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Trailer Tuesday: Not Quite Hollywood

Documentary About “Ozploitation” Kicks Ass

Video

Not Quite Hollywood Red Band Trailer

Web movie: Not quite hollywood

Above: Red Band Trailer for the documentary Not Quite Hollywood. (WARNING: Contains mature content.)

I'm sure everyone's already seen the latest "Clash of the Titans" and "Iron Man 2" trailers so I want to highlight a film you may never have heard of: "Not Quite Hollywood: The Wild, Untold Story of Ozploitation!" This 2008 documentary chronicles exploitation cinema from Down Under.

Written and directed by Mark Hartley, "Not Quite Hollywood" is a riveting, boisterous, outrageous, and wildly fun documentary about genre filmmaking in Australia. Quentin Tarantino appears as the biggest cheerleader of "Ozploitation" and shares his memories of such films as "Fair Game" and "Mad Max." But Hartley assembles just about everyone who's still alive to talk about censorship, and the rough and tumble filmmaking of the 70s. There are the kings of exploitation like Brian Trenchard-Smith and Antony I. Ginnane as well as art house directors like Fred Schepisi and Bruce Beresford. They talk about filmmaking in Australia, the popularity of exploitation cinema, the wild shoots and crazy stunts, and the new rise in genre filmmaking down under.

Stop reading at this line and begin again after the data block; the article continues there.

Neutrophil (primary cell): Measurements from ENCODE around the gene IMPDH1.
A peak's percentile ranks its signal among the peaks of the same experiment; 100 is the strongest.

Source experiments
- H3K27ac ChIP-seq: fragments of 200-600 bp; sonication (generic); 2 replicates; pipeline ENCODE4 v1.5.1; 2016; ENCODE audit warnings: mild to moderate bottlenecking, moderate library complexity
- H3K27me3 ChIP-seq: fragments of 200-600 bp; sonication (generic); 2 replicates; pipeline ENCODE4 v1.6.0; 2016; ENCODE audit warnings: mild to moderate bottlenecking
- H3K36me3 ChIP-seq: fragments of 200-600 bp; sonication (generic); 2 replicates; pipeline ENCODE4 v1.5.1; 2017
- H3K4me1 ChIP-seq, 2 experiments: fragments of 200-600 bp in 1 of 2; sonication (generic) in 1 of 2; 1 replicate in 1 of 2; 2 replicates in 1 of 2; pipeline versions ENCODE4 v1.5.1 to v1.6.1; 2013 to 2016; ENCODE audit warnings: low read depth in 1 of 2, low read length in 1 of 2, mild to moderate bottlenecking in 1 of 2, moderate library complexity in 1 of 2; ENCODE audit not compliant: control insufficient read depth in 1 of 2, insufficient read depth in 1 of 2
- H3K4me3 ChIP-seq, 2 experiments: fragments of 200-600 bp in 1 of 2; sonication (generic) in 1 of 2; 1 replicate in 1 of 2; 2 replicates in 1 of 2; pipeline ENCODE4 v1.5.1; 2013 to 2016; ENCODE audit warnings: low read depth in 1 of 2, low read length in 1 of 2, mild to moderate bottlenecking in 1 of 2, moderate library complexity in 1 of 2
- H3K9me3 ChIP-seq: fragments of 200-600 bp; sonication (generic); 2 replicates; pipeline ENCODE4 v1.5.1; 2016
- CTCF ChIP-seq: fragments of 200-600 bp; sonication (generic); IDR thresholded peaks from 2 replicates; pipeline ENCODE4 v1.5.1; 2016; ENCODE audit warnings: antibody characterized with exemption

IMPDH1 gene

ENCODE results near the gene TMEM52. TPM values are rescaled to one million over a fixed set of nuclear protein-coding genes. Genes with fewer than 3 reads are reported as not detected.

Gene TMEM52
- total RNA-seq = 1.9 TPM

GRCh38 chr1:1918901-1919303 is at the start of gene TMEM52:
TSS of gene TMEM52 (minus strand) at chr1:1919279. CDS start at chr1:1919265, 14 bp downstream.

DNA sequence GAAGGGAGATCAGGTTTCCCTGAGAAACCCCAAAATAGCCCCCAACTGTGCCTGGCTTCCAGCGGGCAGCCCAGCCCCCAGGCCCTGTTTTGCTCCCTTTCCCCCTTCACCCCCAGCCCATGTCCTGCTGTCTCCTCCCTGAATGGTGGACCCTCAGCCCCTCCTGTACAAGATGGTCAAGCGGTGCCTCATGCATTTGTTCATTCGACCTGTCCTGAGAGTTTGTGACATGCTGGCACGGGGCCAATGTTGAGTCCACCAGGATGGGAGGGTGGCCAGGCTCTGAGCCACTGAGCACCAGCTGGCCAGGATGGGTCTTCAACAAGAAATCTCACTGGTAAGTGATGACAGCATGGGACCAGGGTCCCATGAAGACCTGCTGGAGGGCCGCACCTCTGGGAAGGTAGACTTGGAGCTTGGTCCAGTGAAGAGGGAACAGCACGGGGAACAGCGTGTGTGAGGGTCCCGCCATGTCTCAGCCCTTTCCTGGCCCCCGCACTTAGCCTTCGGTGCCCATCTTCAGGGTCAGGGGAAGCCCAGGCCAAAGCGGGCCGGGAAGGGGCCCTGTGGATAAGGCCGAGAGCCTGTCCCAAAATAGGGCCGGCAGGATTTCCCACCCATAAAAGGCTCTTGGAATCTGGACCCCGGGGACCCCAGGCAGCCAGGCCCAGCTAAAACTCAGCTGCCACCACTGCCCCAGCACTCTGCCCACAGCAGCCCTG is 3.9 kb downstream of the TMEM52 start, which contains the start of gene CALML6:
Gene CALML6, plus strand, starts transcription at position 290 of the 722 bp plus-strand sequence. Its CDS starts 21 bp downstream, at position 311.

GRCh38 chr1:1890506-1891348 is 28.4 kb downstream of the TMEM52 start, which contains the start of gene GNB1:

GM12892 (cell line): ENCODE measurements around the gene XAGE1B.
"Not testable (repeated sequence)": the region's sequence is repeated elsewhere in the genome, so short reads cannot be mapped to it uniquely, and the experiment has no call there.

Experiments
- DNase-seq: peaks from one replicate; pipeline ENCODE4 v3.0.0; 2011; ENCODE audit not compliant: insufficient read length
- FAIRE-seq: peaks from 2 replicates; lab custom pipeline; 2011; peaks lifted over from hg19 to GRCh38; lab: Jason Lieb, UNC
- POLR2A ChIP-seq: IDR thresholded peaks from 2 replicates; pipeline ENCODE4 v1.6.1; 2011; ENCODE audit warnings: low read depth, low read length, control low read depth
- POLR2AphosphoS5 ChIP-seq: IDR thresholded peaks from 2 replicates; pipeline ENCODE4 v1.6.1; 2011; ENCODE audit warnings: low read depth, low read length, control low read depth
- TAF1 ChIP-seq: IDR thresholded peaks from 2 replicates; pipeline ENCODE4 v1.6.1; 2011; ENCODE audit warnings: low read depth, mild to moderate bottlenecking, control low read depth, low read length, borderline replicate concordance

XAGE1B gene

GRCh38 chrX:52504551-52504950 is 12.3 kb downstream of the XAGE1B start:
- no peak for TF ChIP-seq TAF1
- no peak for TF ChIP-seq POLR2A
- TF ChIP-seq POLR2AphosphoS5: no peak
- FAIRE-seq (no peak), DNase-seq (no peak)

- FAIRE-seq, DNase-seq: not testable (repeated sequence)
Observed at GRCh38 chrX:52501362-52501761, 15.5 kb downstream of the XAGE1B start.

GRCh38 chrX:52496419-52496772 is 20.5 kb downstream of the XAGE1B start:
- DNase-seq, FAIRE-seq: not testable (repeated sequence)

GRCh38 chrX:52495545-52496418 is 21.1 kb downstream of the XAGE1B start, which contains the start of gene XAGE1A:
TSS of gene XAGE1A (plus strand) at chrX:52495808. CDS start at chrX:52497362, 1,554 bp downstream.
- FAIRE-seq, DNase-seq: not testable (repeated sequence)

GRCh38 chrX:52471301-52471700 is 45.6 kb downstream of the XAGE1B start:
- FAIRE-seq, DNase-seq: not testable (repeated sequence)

Hartley also assembles some of the most audacious clips from films such as "Next of Kin," "Marsupials," "Dead in Drive-In," "Turkey Shoot," and "Stunt Rock." Now I've heard of films such as "Razorback," "Patrick," "Road Games," and "Mad Max" but so many of these titles were ones I never heard of (I always love discovering films) and some looked like films I might never want to see. But the energy level of all the filmmaking is inspiring! Plus Hartley assembles this documentary in a smart, irreverent style. Interviews are well cut to play off each other with clips and animation well integrated for maximum effect. So not only do the films being highlighted rock but so too does the documentary about them.

So kudos to Hartley for highlighting an overlooked and often maligned genre of films. After seeing this documentary you too will be making a must-see list of Australian exploitation cinema.

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